I did have a couple days in town. I stayed at the Westmark with an room/car package (best room, biggest car - leather and all), and would recommend the filet mignon in their restaurant. There is good beer on tap there.

    As far as locals - I didn't see that much of the "locals/night life" thing - you'll see them picking up cases of suds at the market - but as far as where they go, someone else will have to chime in on where that is, if it exists. They do hang out at that coffee shop in the mornings, as I mentioned earlier, if you can find it.

    There is a fly shop is on the ground floor (below) of the westmark hotel. There is a park with a bunch of totem poles in it. Whales can be seen if you bring binoculars.

    There are various tourist souvenir shops in town.

    Fishing is the main attraction and is quite good in the ocean, as well as rivers and lakes if you get to them; it has a significant retiree component of the community as well from other places.

  6. #6
    Member fishak's Avatar
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    I've actually graduated from the boarding school down there. I think that Westmark is the best hotel to stay in while there. For food, the best in the town has to goto the Channel Club. You can also find good chinese at Kennys and good mexican at Agave. For fishing, I've seen people fish at Indian River, but I am not sure for what.

  7. #7
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    Bill and Mary Jo at the fly shop have great info on what's biting in the rivers. I definetely agree that here in Sitka we have limited road accessible fishing sites. The beginning of September might be a little early for the Silver run, but end of last September I caught some really nice bright silvers at both Stargavin Creek and Indian River.(Road Accessible) You'll just have to step around about a million dying pinks. If you can get a boat ride out to Katlian or Nakawasina river. you should find some pretty decent Dolly Vardin fishing. both at the mouth and up the river if you want to hike. BUT as somebody mentioned, We've got lots and lots of bears at all four of those rivers in September, In fact Sitka is crawling with them right now as they wait for the pinks to start running hard. Katlian and Nakaswina's tidal flats aren't very big but can be some what spooky with tall marsh grash and lots of bear trails and scat throughout. So just be smart carry some type of protection and know that you and the bears are both fishing the same spot. As for charters the two guys I like the best here are Howie Merkel who runs the Carpe Diem, (Just google it) and Jim Mitchner who runs a boat for Alaska Adventures Unlimited (907-747-5576) both are great guys who will definetely know where the fish are.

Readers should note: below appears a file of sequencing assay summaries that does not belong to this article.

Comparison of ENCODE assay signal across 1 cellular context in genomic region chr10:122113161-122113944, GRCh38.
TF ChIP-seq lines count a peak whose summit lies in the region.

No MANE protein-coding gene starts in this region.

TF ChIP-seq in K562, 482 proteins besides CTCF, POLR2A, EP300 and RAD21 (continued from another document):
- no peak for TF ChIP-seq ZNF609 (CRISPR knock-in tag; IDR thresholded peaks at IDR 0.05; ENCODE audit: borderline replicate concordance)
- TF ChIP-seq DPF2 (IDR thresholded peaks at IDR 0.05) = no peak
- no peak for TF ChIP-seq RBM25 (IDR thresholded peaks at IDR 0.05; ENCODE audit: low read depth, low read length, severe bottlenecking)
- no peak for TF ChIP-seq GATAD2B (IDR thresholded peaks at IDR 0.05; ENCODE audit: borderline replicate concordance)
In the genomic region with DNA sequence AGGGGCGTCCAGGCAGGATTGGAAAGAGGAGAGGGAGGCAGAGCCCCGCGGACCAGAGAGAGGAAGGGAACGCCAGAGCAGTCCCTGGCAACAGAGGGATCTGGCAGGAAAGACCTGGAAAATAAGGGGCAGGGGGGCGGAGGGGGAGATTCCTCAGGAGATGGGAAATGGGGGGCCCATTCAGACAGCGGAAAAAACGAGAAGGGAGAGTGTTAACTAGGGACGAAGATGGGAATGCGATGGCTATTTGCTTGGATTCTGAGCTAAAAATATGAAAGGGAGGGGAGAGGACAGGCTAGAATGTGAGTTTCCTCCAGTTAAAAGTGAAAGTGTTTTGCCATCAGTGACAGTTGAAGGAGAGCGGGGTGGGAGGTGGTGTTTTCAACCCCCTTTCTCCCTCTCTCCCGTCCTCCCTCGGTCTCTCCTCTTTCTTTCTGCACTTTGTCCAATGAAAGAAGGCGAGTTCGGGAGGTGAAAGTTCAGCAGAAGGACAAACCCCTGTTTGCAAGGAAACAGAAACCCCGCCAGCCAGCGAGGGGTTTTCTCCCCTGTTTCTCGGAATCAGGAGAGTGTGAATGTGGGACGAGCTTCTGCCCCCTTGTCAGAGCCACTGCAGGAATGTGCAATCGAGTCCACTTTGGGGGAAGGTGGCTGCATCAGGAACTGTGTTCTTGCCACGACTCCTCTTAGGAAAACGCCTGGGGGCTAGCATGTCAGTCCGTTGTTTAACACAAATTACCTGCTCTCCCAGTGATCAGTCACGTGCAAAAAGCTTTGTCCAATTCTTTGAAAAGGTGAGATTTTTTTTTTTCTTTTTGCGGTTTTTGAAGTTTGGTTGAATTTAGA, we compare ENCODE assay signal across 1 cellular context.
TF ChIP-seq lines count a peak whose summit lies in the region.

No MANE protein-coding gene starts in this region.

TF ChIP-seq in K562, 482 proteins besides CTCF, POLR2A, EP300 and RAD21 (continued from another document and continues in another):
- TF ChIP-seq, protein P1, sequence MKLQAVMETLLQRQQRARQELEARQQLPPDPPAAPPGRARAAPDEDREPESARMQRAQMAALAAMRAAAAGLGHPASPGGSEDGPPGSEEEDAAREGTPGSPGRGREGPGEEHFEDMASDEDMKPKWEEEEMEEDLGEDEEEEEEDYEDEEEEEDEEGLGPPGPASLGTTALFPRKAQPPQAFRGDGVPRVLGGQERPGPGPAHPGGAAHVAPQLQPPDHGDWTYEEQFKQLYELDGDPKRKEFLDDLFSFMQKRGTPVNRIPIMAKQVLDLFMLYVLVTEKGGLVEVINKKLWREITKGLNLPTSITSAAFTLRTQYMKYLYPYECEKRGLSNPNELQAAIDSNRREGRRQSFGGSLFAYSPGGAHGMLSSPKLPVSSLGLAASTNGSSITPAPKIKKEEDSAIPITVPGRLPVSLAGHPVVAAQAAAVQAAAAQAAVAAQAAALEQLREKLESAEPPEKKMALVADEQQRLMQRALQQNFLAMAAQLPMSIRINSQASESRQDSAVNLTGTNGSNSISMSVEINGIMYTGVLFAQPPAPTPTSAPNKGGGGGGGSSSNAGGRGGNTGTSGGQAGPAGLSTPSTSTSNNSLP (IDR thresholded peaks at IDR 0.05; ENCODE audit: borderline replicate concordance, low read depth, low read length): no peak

8. #8
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    Thanks again for the info.


    We are looking at the FS cabin at Salmon Lake.

    Anyone fish or have info on that location? how much would a floatplane out of Sitka for 2 guys and equipment cost?

  9. #9
    Member ak_powder_monkey's Avatar
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    The P bar is the place to go for beer, I remember a night at the p bar that ended with a buddy having a fight with a rose bush, good times, good times.
    I choose to fly fish, not because its easy, but because its hard.

  10. #10

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    pbar eh...not so highly recommned if you are a charter fisherman on the nite before comm troll opener .

    Ernies being the other go to with decent pool tables and not such a 'packed' crowd. Tell Joe high if you see him, and trixie his palmeranion he brings in usually earlier in the day...